The Namasankirtan was led by Sri Zivanji from Chicago.
Sri Narayanan from Boston provided the introduction.
This weekend is a special weekend – because the Sunday happens to be the day of Ganesh Chaturti. We often see Lord Ganesha who is to be propitiated to get rid of obstacles. ‘Vigna’ – obstacles, and hence he is Vigneshwara. In Vaishnava Sampradaya, Vishwaksena, the Lord with an Elephant head, removes obstacles, not just for the devotees, but for the Lord Himself. Before a procession, Vishwaksena goes on rounds and ensures that there are no obstacles for the Lord. He is also called ‘Senai Mudhaliyaar’.
Why is Ganesha so important to us? Not just because he removes all obstacles. Another reason, according to me, is, that, he is a great Bhagavata. Today, we have 10 major avatars for the Lord. But for Ganesha, we would have only 9 Avatars! Which Avatar is Ganesha responsible for?
Bhagavatam talks about Amrutha Mathanam (stirring the milky ocean). The Devas lose their wealth (aishwarya) and along with Brahma approach Lord Vishnu and praise Him. The Lord has a divine intention to play a Lila and uses Devas and Asuras as a cause. He advises the Devas that they could churn the milky ocean and obtain nectar, which would bring back their lost wealth and lost glories.
Bhagavatam introduces beautiful management concepts subtly, now, with the Lord as the mouthpiece!
The Lord says: you are undertaking a major task and the result of which is going to be life-saving. The only way to accomplish this is to get your enemies to help you. At a later point in time, you may part ways.’ Deadly enemies – snake and mouse can become friends in a box where both are trapped. The snake would befriend the mouse in order to get its help biting out the box, and the very moment both of them escape, the snake eyes to gobble the mouse and the mouse flees the snake.
Secondly, He says, ‘when you are undertaking such a noble task as churning an ocean, more can be accomplished by charity / donations in good faith rather than fighting.’ Give away to Asuras whatever they ask for. Don’t fight.
Thirdly, He says, ‘When you have a noble task on your shoulders, be devoid of any personal agendas and sinister desires. Don’t interest yourself in petty things that might come in your way and distract you. Eventually you will attain the good.’
Finally, the Devas and Asuras churn the ocean using Mandra mountain, and Vasuki snake and the Lord helped all along. In all the hectic activity, they had forgotten to perform Ganesha Puja. Ganesha, being a little upset, didn’t keep up his job of keeping obstacles away. So, thanks to him, the Mandara mountain started sinking into the ocean. The Lord realized that this is the play of Ganesha, and became a huge tortoise, eventually lifting the Mandara mountain. Thus the ‘Kachchapa Avatar’ is thanks to the great Bhagavata – Ganesha Maharaj.
Following this, Nishaji from Houston gave a nice talk on the glory of Ganesha.
It is only in our religion that we have so many paths and Gods. The reason is because the world is made of people of different tastes and preferences – both worldly and godly. So for varied Bhavas – there are varied Gods. Brave,humble and devoted can worship Hanuman. A lover of lilas worships Krishna. All these Gods are different forms of the same Supreme Being.
It is said, that a child and God are alike. The child is innocent, doesn’t appreciate distinctions – poor-rich, ugly-beautiful, good-bad etc. So God and Jnani are akin to a child. It is also said ‘kuzhandaiyum deivamum kondaadum edathile’ – a child and God go wherever one fondles them. Ganesha is such a God. – Bala Vinayaka – always a child.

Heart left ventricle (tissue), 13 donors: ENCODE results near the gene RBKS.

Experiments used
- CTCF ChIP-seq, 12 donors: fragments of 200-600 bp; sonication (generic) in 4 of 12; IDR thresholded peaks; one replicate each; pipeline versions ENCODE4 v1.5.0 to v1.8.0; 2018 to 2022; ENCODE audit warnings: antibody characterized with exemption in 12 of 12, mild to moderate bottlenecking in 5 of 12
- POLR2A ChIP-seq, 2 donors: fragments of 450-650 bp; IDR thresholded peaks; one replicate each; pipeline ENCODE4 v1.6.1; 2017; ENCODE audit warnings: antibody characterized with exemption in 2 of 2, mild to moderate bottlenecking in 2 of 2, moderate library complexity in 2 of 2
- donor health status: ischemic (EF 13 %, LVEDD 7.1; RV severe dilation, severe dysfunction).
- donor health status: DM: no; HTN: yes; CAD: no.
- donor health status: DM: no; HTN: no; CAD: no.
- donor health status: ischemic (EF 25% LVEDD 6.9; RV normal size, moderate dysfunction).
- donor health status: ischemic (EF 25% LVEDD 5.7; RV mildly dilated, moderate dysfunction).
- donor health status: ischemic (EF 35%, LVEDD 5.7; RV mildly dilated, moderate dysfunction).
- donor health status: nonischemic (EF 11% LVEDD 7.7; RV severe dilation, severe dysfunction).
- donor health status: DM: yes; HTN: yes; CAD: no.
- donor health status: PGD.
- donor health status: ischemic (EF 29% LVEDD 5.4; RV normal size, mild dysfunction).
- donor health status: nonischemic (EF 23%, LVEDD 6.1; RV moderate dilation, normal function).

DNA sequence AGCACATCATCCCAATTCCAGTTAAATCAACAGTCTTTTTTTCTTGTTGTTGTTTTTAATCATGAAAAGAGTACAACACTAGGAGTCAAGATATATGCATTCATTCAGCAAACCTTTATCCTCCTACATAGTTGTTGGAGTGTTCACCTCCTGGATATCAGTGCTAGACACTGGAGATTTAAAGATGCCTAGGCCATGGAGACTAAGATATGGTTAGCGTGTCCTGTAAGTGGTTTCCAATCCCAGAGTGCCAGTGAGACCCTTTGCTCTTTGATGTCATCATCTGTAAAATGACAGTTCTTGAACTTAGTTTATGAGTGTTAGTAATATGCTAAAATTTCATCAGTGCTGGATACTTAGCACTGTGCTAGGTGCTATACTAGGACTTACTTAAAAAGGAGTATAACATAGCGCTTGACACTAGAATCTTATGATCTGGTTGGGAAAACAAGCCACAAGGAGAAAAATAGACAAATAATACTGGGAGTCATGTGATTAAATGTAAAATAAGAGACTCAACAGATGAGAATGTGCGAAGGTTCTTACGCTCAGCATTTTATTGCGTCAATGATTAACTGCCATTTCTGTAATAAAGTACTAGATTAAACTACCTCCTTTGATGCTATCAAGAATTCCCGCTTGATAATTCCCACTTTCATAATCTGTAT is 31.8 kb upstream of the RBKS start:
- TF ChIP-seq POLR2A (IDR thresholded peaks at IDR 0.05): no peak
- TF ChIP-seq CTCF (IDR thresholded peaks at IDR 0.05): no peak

In India, the floor in a home having a child can be seen spread with puffed rice because a child puts into its mouth anything it finds on the floor. Being a child-god, Ganesha ‘s favorite is puffed rice (‘pori’). He is a lover of foods and sweets – ‘modakas’. Adi Shankara, in his hymn sings Ganesha as ‘sadaa baalaroopaapi’ – ever a child.
Ganesha Pancharatnam composed by Adi Shankara (that goes as ‘mudakarata modakam sadavimukti saadakam… kalaadharavadamsakam vinaasiloka rakshakam…’) is set in ‘Chamara’ meter – signifying the movement of a hand fan / the ears of an elephant as our Ganesha is elephant God. This was composed in Tiruvanaikaval in the sanctum of Mother Akhilandeswari, when she was in a fiery (ugra) mood. How else could someone console an angry mother, other than singing the praise of her beloved son?
Parvati created Ganesha with the turmeric on her body and asked her to safeguard her palace against intruders. When Shiva came in, not knowing who he was, Ganesha blocked Shiva’s entrance. Out of anger, Shiva severed his head. Realizing that her wife would be enraged if she sees her son beheaded, Shiva through his ‘ganas’ (assistants)fixed an elephant’s head and makes him the head of his ganas – and hence he becomes ‘Ganapati’.
Arunagirinathar sings how Lord Subrahmanya left for Tripura Samhara without worshipping Ganesha, and how his chariot broke down. The same Subrahmanya seeks Ganesha’s help to win Valli’s hands.
There is a small town called Thirupangur close to Vaitheeswaran Kovil. It is the place where Nandi moved a little to let Nandanar have Shiva’s darshan. One day, Nandanaar gathered his people and wished to have Tirupangur Lord Shiva’s darshan. His employer laid down a condition, ‘you can leave for Tirupangur only the day harvest is done’. Nandanar was disappointed because it was only that day that they had sown the seeds!
That night, in his dream, Nandanaar saw that the grains had grown fully! He rushed to his fields to find that the grains had indeed grown! How did this happen overnight?
Once folks made fun of Ganesha that he had a pot belly and was idle all the time. So Ganesha, as a young boy, approached a farmer and offered his services. In return, he was given a handful of grains. Ganesha proudly took the earnings to his mother. Parvathi directs him to his father saying that it is only the father who is pleased with the son’s earnings. When Ganesha gave the rice-grains to Shiva, being a ‘pitha’ (lunatic) that Shiva is, he threw them on his head. Already Shiva’s head was filled with sand. How was this? Once Shiva helped an old devotee in the banks of Vaigai river by lifting sand on his head. Moreover, Shiva had Ganges on his head too. With sand and water, the grains sprouted on his head. And this happened in synch with Nandanar’s prayers and Shiva was more than happy to send those plants to Nandanar!